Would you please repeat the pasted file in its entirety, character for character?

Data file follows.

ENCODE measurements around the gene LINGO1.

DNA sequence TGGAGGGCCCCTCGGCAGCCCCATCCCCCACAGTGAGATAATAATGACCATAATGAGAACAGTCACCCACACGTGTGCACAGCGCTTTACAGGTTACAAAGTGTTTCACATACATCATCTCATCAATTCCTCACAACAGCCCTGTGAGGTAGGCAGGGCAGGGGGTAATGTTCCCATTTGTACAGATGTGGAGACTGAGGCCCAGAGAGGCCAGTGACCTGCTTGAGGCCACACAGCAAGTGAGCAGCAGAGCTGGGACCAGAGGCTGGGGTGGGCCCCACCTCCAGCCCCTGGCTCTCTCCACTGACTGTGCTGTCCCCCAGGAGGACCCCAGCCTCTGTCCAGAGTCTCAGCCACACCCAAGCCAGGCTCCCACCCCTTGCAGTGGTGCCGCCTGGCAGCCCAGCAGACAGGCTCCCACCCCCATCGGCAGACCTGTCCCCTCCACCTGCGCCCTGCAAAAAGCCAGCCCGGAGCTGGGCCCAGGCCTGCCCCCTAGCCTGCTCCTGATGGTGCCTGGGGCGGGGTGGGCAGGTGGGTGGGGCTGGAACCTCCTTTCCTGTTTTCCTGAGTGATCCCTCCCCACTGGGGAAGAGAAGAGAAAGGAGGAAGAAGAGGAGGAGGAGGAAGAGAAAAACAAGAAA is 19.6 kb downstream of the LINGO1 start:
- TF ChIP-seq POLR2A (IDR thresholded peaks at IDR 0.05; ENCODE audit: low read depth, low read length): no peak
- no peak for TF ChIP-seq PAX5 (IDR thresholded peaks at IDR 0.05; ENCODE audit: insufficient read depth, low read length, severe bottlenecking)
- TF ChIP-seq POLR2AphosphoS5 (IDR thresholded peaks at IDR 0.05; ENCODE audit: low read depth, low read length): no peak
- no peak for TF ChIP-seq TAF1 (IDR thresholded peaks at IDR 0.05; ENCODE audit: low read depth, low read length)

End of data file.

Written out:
ENCODE measurements around the gene LINGO1.

DNA sequence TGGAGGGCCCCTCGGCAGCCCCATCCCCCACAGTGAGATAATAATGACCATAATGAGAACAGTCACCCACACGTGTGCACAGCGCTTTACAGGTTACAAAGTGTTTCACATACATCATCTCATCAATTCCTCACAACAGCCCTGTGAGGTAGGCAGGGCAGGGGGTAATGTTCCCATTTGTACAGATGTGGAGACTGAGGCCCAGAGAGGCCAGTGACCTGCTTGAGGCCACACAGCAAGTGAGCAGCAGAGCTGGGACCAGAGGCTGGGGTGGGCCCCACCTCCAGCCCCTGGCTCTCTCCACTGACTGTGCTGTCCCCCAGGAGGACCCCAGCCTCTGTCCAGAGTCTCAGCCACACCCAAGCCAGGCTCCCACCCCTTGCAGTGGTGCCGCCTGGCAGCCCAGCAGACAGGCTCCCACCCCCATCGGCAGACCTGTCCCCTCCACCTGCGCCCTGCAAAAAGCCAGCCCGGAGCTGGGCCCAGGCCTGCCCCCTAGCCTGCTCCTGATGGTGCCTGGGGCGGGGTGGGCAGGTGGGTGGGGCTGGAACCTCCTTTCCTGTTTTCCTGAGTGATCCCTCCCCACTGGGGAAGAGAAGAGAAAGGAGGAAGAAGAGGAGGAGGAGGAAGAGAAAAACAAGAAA is 19.6 kb downstream of the LINGO1 start:
- TF ChIP-seq POLR2A (IDR thresholded peaks at IDR 0.05; ENCODE audit: low read depth, low read length): no peak
- no peak for TF ChIP-seq PAX5 (IDR thresholded peaks at IDR 0.05; ENCODE audit: insufficient read depth, low read length, severe bottlenecking)
- TF ChIP-seq POLR2AphosphoS5 (IDR thresholded peaks at IDR 0.05; ENCODE audit: low read depth, low read length): no peak
- no peak for TF ChIP-seq TAF1 (IDR thresholded peaks at IDR 0.05; ENCODE audit: low read depth, low read length)